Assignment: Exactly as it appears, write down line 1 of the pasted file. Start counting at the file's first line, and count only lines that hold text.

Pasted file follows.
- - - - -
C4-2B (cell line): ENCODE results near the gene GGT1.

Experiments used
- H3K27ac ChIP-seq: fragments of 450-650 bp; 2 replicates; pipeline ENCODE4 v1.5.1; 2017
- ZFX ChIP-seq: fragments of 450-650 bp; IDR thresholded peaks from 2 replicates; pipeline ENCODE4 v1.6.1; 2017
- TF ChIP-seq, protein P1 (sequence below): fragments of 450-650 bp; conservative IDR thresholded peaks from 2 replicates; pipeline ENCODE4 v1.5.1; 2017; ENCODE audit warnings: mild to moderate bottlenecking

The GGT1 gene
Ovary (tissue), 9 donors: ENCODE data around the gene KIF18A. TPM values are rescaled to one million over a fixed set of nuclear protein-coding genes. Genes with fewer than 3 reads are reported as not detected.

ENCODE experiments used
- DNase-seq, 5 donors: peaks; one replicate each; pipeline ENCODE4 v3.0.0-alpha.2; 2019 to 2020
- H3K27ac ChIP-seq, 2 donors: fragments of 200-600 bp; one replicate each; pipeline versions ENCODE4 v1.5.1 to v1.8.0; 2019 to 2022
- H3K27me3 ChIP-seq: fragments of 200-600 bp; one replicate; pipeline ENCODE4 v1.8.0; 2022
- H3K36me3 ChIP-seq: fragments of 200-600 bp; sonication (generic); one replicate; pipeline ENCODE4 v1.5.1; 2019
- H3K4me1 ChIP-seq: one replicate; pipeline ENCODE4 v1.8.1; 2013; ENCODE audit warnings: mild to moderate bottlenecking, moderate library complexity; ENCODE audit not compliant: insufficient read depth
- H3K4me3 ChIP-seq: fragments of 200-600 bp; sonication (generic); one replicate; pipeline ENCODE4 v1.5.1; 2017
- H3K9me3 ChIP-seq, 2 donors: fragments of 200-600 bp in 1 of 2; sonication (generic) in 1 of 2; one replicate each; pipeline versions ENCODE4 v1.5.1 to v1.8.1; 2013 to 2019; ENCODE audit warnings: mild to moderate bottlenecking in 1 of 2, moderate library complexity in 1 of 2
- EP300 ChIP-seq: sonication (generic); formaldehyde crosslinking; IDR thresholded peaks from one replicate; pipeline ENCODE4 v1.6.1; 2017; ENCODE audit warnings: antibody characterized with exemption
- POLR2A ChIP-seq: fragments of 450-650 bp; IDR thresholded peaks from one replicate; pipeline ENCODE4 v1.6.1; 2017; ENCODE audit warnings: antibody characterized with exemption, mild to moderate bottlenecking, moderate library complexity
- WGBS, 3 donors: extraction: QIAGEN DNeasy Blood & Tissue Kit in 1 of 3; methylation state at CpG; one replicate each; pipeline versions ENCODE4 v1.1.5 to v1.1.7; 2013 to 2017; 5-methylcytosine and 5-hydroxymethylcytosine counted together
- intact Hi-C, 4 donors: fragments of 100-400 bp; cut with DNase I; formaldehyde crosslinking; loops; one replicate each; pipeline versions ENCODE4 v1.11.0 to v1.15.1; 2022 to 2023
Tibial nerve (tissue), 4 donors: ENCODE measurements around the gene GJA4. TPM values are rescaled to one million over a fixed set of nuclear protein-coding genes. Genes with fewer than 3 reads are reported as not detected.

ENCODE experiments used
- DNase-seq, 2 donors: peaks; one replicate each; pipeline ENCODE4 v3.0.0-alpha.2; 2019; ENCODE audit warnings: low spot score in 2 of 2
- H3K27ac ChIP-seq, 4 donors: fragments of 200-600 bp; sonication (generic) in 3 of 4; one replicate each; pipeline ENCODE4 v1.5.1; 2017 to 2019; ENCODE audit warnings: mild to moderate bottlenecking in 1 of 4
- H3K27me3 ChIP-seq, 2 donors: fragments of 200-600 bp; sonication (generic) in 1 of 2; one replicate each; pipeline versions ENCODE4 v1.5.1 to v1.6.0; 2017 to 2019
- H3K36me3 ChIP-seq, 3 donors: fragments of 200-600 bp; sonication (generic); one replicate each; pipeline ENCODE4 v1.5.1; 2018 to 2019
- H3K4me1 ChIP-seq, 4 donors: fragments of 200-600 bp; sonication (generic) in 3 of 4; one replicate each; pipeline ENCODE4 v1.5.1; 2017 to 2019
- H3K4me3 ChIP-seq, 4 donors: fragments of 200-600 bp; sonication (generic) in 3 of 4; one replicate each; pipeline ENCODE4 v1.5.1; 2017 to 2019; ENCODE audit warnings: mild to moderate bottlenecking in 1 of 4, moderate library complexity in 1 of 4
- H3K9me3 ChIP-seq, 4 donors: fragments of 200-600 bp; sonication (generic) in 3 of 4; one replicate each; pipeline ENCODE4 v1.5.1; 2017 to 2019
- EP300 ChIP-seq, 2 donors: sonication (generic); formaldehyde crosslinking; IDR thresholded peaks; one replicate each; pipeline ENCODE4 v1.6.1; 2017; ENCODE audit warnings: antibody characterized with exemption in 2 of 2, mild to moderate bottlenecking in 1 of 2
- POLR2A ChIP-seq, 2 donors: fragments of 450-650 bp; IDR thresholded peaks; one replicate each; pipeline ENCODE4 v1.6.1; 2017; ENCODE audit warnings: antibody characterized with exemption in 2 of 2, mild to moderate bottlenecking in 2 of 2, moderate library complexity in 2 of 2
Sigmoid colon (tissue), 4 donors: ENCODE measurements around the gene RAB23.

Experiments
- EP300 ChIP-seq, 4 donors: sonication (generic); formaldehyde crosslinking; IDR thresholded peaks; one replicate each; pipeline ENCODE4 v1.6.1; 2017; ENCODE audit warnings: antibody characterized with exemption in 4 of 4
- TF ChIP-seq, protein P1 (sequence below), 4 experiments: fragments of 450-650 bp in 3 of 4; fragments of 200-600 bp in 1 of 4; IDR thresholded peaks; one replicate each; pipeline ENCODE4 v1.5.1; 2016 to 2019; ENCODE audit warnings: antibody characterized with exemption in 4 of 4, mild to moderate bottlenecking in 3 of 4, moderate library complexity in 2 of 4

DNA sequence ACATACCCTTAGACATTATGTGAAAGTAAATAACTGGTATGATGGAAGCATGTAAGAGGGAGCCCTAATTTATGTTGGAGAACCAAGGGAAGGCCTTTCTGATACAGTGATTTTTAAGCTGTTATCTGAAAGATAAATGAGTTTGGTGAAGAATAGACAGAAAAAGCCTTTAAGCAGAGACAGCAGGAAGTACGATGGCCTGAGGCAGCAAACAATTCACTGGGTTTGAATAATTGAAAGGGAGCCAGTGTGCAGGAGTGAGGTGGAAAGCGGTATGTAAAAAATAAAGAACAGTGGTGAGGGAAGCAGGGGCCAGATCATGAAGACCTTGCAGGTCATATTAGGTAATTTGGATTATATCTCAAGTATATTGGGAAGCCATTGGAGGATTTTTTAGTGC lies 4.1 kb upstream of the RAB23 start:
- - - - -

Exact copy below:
C4-2B (cell line): ENCODE results near the gene GGT1.